They should have left the damn puppy alone. Instead, a group of sneering Russian thugs stole John Wick's car and killed the little beagle his late wife had just gifted him, kickstarting a Wick-iverse so bloody and baroque that it has chapters.
What began as an enjoyably low-stakes standalone on Keanu Reeves' long resumé nearly a decade ago has slowly transmogrified into an elaborate mythology of High Tables, gold medallions, and international murder hotels — one that has unexpectedly given its now-58-year-old star an entire second midlife franchise outside The Matrix (or a third, if three Bill and Teds 30 years apart count).
John Wick: Chapter 4, in theaters March 24, does not let a good concept rest; at 169 minutes, it is by far the longest installment to date, and easily the most relentless. As a moviegoing experience, it is also patently ridiculous and mostly very fun: the platonic ideal of a globe-hopping meatbag action thriller taken to its gloriously illogical extreme.
As 4 opens, Reeves' Wick is still persona non grata after his transgressions in Chapter 3 — labeled "excommunicado" for the unauthorized killing of a High Table crime lord and sent off a rooftop to certain death for his sins. But wounds heal, and villains reappear. Or are simply replaced, Hydra-like, by another Very Bad Man: this time in the form of It's Bill Skarsgård as the preening Marquis de Gramont, a fussy French dandy who roams through his various chateaux in Little Lord Fauntleroy suits of tailored silk and velvet, plotting inscrutable chaos.
The Marquis wants John dead again (does it really matter why?), and so he has put a price on his head that dozens of Wick's fellow contract killers happily clamber to claim. Some, though, remain loyal allies, like the stalwart hotel manager Winston (Ian McShane) and fallen High Table boss the Bowery King (Laurence Fishburne, in a glorified cameo). There's also his erstwhile associate Caine (Hong Kong legend Donnie Yen), an unflappably dapper blind assassin whose supposed disability only seems to make him more deadly.
After a brief, splattery sojourn in the Middle East, Wick goes looking for safe haven in the Tokyo hotel of one of those old friends, Shimazu (Bullet Train's great Hiroyuki Sanada). Shimazu gamely offers shelter and the wet-work services of his best men, though his daughter Akira (pop singer Rina Sawayama, who nimbly steals several scenes) desperately wants this interloper out; she knows that everything John touches tends to end in the morgue.
And she's not wrong; as Wick carves a path of stoic destruction across several continents, the series' longtime director Chad Stahelski, once Reeves' Matrix stand-in and stunt coordinator, gets down to the business of what he does best: creative kills, far-flung zip codes, incalculable body counts. Having set a certain bar over several films now — bathhouse bloodbaths, horse kung-fu, motorcycle sword fights on the Brooklyn Bridge — he seems to have had his id (or at least his location budget) unleashed in 4's many tableaus.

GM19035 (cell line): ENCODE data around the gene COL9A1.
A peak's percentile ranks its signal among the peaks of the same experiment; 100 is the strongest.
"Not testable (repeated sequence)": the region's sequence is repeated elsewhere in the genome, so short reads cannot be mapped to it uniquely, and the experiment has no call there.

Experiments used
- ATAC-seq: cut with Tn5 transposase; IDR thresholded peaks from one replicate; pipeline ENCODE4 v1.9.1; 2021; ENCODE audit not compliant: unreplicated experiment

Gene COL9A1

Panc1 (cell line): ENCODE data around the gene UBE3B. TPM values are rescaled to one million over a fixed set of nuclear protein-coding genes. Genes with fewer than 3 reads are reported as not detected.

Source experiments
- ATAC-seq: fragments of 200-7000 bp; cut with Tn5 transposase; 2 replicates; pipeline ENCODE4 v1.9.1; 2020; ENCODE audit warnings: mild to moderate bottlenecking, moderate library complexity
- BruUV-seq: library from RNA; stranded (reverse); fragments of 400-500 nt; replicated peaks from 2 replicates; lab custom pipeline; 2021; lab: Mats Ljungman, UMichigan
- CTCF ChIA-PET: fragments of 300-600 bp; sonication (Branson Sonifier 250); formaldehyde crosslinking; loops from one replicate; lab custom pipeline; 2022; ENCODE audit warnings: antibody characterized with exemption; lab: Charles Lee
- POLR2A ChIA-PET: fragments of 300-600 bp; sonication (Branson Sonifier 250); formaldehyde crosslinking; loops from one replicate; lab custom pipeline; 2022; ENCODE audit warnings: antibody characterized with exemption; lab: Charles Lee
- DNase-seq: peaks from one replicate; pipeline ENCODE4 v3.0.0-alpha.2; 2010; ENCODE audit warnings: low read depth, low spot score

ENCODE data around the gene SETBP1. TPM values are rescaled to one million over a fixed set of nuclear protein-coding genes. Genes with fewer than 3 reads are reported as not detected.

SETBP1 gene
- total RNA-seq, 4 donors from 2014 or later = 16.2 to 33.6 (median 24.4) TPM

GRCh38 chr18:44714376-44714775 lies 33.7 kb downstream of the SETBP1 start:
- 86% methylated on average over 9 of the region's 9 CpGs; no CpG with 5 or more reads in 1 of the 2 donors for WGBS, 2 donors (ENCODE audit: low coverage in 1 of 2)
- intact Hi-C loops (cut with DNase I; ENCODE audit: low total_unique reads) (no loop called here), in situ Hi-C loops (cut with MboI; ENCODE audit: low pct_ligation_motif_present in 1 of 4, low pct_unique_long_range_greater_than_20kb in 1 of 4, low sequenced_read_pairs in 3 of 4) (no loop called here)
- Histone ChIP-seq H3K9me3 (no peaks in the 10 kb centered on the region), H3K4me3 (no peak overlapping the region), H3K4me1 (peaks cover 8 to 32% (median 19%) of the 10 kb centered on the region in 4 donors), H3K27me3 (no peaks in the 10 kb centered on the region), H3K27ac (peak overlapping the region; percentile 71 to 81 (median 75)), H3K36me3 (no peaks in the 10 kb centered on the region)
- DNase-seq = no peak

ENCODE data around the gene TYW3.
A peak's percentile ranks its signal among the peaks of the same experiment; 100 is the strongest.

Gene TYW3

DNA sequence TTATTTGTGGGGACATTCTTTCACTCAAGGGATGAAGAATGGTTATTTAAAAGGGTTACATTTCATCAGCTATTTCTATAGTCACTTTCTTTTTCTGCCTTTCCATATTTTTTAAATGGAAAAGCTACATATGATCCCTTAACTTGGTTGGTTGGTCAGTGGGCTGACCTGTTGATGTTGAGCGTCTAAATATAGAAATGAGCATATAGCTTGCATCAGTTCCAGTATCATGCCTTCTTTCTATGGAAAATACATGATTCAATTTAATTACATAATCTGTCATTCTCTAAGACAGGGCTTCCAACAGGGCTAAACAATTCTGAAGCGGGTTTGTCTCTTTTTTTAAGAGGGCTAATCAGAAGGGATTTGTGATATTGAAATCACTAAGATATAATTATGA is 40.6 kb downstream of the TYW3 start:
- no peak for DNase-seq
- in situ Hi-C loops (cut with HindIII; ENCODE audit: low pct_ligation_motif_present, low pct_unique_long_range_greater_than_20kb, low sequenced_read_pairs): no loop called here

Murray Close/Lionsgate Keanu Reeves in 'John Wick: Chapter 4.'
There are monumental sequences in a manicured Japanese garden and a towering industrial nightclub in Berlin; a logistically impossible brawl in the midst of whizzing traffic at the Arc de Triomphe and another on a steep Parisian staircase that serves more like a Jacob's Ladder for doomed would-be assassins. (That it also becomes incidental slapstick feels like a bonus, intentional or not.)
It's all alternately dazzling and numbing, a careening jamboree of casual homicide and constant sensory stimulation that rarely stops for anything as quotidian as a snack or a nap. (In fact Wick neither sleeps nor eats at any point on screen; revenge is a dish with its own dark nutrients, apparently.) A grieving widower since the first installment, John also makes no attempts at romance; he may learn to love another dog — this one has a jaunty German shepherd — but his human heart belongs to the dearly departed Mrs. Wick.
So how does nearly three hours of wham-bam noise and nonsense, unmitigated by any meaningful plot, work as well as it does? Reeves, whose Zen-lord persona seems to bespeak some innate, unwavering kindness, has always been an unlikely action star, somehow conscripted into alpha-supreme status against his will. His Wick is prolific but never a sadist; he kills — quickly and cleanly for the most part, though he's not above a brutal taste of bibliography — because he must. (There's a tender, goofy interplay too with the costars he allows to live, particularly Yen.)
On the rare occasion that Wick speaks on screen, he often sounds like John Wayne slowed down to 33 rpms, every word a heavy boulder pushed painfully, manfully up a hill. ("I'm going. To kill. Them all.") In a packed New York screening room, those stoned-loris line deliveries drew loud hoots and guffaws from the audience — though they also screamed with astonished glee every time he endured some impossible feat of pain or gravity and then, like a champion Chumbawumba, got back up again.
There's something ineffable in Reeves that you can't help but root for: the unbearable lightness of being Keanu, whether he's playing a stone-cold assassin, a surfing detective, or a cyberpunk hacker messiah. Once 4's scores are settled and untold collateral damage duly done, the future of the franchise is left in serious doubt, give or take the implications of a teasing post-credits scene — even as a spin-off headlined by Ana de Armas has reportedly already wrapped. Like James Bond, John Wick may eventually transcend the idea of just one man. But it wouldn't be quite the same without him. Grade: B